Judge: Paterno Family's Lawsuit Can Proceed

Published on 12-Sep-2014 by Alan Adamsson

Football - NCAA    NCAA Football Daily Update

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Judge: Paterno Family's Lawsuit Can Proceed

Say this in favor of sports:

Until they came along, one of America's most popular forms of entertainment was public executions.

These days, it seems that the football world still has hanging judges, and the real  judges are showing their displeasure in ever increasing numbers.

Maybe there's a reason the wheels of justice turn slower than surges of emotion can be sustained.

Did the NCAA act so harshly against Penn State in order to make an pitchfork-and-torches mob feel better? After all, what Jerry Sandusky did -- and a measured court said he did 30-60 years' worth of crime -- couldn't have gone on so long without complicity.

Could it?

The Paterno family members have a vested interest in the answer to that question, and they want a judicial forum in which to make their definitive argument. The request was made in mid-May of this year:

And it's now going to happen:

Under oath for the first time.

That oughta be good.

Paterno is a major reason Penn State University grew from a remote agricultural school to a major academic institution. He donated $4million in 1994 to the school and $100,00 annually since then, including 2012. Those contributions built the new library there. His players graduated and were extremely loyal to him afterward. His phone number was in the book.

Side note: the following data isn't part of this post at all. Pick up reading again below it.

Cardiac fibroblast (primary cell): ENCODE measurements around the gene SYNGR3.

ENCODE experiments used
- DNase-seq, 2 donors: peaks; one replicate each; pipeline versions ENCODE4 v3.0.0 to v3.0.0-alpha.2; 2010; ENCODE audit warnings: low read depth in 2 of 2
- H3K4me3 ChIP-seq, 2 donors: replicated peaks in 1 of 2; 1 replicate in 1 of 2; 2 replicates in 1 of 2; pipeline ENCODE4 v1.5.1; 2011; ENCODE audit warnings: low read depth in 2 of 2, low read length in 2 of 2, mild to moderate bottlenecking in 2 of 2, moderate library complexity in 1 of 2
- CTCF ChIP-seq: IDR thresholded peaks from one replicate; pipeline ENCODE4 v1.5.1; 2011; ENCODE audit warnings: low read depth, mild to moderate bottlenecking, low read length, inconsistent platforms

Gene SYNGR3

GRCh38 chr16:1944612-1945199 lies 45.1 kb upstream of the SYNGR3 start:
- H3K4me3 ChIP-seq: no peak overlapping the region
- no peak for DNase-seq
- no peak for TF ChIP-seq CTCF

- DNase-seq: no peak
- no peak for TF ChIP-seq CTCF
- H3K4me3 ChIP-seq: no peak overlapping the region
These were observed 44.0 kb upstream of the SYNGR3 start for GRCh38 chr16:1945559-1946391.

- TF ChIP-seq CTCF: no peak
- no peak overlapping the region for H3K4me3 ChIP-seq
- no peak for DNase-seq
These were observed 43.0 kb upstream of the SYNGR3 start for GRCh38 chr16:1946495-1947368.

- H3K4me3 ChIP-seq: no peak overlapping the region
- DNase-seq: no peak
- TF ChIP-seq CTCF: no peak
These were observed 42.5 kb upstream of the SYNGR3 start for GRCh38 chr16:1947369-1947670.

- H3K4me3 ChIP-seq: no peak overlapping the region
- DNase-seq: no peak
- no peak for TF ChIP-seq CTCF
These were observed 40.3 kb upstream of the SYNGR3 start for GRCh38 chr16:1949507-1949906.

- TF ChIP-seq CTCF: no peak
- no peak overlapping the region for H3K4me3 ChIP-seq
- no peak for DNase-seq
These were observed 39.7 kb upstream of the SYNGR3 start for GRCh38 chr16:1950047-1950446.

Well, a court can finally sort that out. It's all any citizen can ask.

The NCAA has already been found by the judicial system to be as pompous as a hanging judge in one major case already. Most believe it backed off the sanctions it imposed on the Nittany Lions because it was nervous about being found to have pandered to a public that too often forms its opinions on news bites as opposed to the time-consuming inconvenience of detailed accuracy.

So, the question as to whether Paterno was complicit or oblivious can now be determined in the proper way and not by the mob mentality that surrounded the discovery of Sandusky's sordid deeds. That the NCAA has backed off is telling and possibly tragic -- on a lower level, perhaps -- but sad all the same.